We look for students who enjoy writing and helping others. While strong writing and communication skills are essential, you don't have to be a grammar whiz or someone for whom writing has always come easily, even now. We're also an inclusive space, welcoming writers of different races, cultures, ages, religions, sexual orientations, socioeconomic backgrounds, and social identities and life experiences. It is important for us that our staff reflect, and respect, those differences, too.
We are also looking for students with some familiarity already with the Writing Center. Before you apply, you should have used the Writing Center at least once during your time at St. Joe's/USciences so you have a basic understanding of how our operation works and so you demonstrate your willingness to engage as a writer with other writers. If you've not yet been to the Writing Center, it's not too late. Make an appointment! You can always work with someone on your application to the Writing Center course.
Yes, any undergraduate student who works in the Writing Center must first successfully complete ENG 345: Tutor Practicum, Writing Center Theory & Practice, a course that is offered each fall (and only in the fall). The course fulfills both a Writing-Intensive and DGNW requirement for the GEP. That semester-long course will build the foundation for you, training you to work with an array of writers, including multi-lingual writers and writers on the spectrum. (And if you are a multi-lingual writer or a writer on the spectrum, apply to be a tutor!)
Beyond the course, the tutoring you do, the conversations you have with fellow staff members, and monthly staff trainings all will continue to help you learn and grow as a tutor during your time in the Writing Center.
You'll generally meet one-on-one with writers, either face-to-face or online. Some of our more experienced tutors also do eTutoring, asynchronous online tutoring. While we help writers at any stage of the writing process, the bulk of our work is with rough drafts.
But there are other opportunities in addition to tutoring. You might help manage our social media, work at our annual used book sale, pitch the Writing Center to classes or other groups on campus, attend trainings, tutor at one of our Writing Center pop-ups, or travel to a national writing center conference.
The Writing Center, while directed by two faculty members, is student-driven, and many of our initiatives are inspired by our staff members.
Yes! We currently have on staff UCity-based tutors who tutor in person at our UCity location in England Library as well as tutor online for some of our other schedules.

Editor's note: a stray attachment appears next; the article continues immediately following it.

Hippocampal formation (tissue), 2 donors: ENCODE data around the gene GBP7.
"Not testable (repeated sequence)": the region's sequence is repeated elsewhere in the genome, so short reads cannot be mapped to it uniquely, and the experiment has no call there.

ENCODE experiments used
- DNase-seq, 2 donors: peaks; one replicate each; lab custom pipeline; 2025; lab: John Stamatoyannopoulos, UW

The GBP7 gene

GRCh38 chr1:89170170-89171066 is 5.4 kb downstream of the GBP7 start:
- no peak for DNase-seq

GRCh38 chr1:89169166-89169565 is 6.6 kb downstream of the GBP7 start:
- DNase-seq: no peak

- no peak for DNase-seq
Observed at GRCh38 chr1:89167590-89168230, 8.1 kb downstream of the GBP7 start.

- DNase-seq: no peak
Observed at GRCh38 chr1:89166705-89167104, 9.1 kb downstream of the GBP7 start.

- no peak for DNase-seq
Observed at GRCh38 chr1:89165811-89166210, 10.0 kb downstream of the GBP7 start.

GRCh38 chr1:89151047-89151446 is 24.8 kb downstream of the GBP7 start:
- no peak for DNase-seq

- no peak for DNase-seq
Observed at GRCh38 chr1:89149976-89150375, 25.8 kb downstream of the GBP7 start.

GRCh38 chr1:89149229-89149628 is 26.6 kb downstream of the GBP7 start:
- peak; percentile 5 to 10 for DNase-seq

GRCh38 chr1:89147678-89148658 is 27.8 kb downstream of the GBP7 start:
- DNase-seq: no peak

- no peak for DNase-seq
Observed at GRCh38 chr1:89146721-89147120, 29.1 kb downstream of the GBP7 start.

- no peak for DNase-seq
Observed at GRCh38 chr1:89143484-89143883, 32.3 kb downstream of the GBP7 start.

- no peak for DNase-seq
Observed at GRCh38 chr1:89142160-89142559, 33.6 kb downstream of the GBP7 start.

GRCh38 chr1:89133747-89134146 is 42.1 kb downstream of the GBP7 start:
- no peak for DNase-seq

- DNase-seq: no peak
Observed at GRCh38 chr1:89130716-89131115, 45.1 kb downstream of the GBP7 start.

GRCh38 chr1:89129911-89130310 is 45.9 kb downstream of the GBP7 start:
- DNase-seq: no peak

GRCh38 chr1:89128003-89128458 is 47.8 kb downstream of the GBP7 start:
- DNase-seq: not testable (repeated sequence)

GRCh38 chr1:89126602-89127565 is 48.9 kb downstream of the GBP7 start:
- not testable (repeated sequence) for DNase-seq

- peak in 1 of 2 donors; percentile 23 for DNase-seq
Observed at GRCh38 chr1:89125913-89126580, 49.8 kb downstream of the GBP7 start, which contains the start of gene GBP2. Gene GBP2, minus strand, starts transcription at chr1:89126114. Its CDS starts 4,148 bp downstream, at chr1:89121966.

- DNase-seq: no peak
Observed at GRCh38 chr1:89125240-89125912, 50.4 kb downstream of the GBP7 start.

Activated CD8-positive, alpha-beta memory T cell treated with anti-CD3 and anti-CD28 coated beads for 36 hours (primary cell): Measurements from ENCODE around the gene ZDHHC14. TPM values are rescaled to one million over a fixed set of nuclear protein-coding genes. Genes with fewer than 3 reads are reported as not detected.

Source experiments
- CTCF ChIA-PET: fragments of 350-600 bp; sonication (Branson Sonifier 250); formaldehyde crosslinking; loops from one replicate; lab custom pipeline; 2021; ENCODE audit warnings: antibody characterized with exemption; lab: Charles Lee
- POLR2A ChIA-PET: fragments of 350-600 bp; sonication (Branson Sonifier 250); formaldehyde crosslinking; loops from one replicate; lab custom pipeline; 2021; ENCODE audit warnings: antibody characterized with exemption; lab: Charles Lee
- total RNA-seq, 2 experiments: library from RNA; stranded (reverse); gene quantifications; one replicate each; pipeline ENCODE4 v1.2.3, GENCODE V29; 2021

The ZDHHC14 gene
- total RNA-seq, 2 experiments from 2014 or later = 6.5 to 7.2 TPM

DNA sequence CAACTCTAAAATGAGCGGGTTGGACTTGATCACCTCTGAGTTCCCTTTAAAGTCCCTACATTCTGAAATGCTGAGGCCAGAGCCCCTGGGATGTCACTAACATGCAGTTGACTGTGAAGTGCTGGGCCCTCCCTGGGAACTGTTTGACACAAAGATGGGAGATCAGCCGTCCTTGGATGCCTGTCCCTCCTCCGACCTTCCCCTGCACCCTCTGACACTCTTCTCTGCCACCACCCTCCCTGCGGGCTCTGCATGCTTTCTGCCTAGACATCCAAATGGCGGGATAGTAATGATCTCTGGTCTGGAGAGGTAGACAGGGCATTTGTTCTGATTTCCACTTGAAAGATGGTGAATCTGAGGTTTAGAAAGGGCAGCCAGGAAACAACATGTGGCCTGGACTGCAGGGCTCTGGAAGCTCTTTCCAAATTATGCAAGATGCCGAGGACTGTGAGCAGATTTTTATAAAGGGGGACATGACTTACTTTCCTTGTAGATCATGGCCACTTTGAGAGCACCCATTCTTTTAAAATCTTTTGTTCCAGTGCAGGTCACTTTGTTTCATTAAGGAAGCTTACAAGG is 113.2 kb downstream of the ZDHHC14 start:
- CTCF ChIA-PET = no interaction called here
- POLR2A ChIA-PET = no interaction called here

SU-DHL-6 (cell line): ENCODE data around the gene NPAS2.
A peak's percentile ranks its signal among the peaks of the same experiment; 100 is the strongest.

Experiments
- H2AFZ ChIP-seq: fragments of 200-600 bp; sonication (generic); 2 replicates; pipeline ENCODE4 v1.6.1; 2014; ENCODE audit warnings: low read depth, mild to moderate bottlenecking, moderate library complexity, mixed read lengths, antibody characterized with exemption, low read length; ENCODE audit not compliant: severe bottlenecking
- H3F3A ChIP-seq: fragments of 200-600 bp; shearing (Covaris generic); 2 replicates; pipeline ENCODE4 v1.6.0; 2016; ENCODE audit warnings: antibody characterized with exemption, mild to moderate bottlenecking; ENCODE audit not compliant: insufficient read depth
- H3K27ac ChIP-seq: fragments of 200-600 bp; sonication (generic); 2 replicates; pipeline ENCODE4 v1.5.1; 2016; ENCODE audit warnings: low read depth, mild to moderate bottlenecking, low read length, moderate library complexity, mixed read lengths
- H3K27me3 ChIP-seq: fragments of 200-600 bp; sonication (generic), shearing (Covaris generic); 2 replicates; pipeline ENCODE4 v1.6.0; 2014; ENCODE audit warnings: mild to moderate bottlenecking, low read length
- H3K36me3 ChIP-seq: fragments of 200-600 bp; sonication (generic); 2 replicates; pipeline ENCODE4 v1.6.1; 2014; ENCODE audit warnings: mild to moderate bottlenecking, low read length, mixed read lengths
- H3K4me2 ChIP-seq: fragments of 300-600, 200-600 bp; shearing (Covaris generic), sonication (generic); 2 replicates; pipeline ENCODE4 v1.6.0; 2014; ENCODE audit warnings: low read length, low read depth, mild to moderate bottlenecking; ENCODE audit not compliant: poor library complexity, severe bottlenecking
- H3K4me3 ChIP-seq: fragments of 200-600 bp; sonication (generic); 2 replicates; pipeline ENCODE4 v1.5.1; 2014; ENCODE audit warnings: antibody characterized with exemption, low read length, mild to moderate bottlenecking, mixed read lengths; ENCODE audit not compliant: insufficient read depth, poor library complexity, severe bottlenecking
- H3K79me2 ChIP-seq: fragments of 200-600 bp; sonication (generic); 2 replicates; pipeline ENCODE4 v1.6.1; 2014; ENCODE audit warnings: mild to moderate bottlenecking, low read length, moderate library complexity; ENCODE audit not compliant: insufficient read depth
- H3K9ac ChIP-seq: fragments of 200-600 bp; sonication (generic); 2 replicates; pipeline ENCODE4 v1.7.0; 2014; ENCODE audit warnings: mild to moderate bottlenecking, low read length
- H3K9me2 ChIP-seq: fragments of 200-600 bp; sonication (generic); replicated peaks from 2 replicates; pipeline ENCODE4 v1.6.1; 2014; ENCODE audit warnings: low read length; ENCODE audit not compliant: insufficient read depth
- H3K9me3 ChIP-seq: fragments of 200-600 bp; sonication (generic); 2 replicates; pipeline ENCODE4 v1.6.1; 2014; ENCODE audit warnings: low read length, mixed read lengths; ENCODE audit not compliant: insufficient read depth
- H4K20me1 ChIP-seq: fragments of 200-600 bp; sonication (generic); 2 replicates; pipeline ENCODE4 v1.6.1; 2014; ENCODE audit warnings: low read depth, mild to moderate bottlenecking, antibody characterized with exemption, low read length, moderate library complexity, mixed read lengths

All future Writing Center tutors are required to take ENG 345, the tutor training course, no matter which campus they call home. However, the course is hybrid, and students at the UCity or Lancaster campuses are able to Zoom into the course if they are unable to attend in person at Hawk Hill.
Besides the fact that it's a paid gig in one of the best places to work on campus? Truly, a lot of things that we can't put a price on. Like fellow staff members who become good friends. Or the chance to get to know other professors, and students, on campus. Or the professional experience you can add to your resume.
Most importantly, there's the opportunity to make a difference, in the lives of the writers you work with in the Writing Center.
Once you become a full-fledged member of the Writing Center, the number of hours you will work depends on your own schedule. Some of our tutors work as little as two hours per week (especially our staff members who are athletes or are student teaching) and others might work up to 10.
We also have (paid!) staff meetings once a month, late on Friday afternoons.
In the tutor training course, you are required to be in the Writing Center, first observing, then tutoring, two hours per week. But again, you determine the hours that work best for your schedule.
Great! Fill out the application by midnight on Friday, March 15, 2024.
The application includes some basic information about you as well as several short essay prompts that will help us get to know you better and hear why you'd like to work in the Writing Center.
We also need the names of two faculty members who know you/your work well enough to recommend you. If you are a first-year student who has yet to develop a strong relationship with a faculty member who can speak to your strengths, you may give us the name and e-mail address of a high school teacher. Once you submit your application, those faculty members will be sent a short form to fill out and return to us.
Both the application and the recommendation forms are all submitted electronically. However, if you would like to complete a paper application or require some other accommodation, please contact Dr. Jenny Spinner, director, at firstname.lastname@example.org.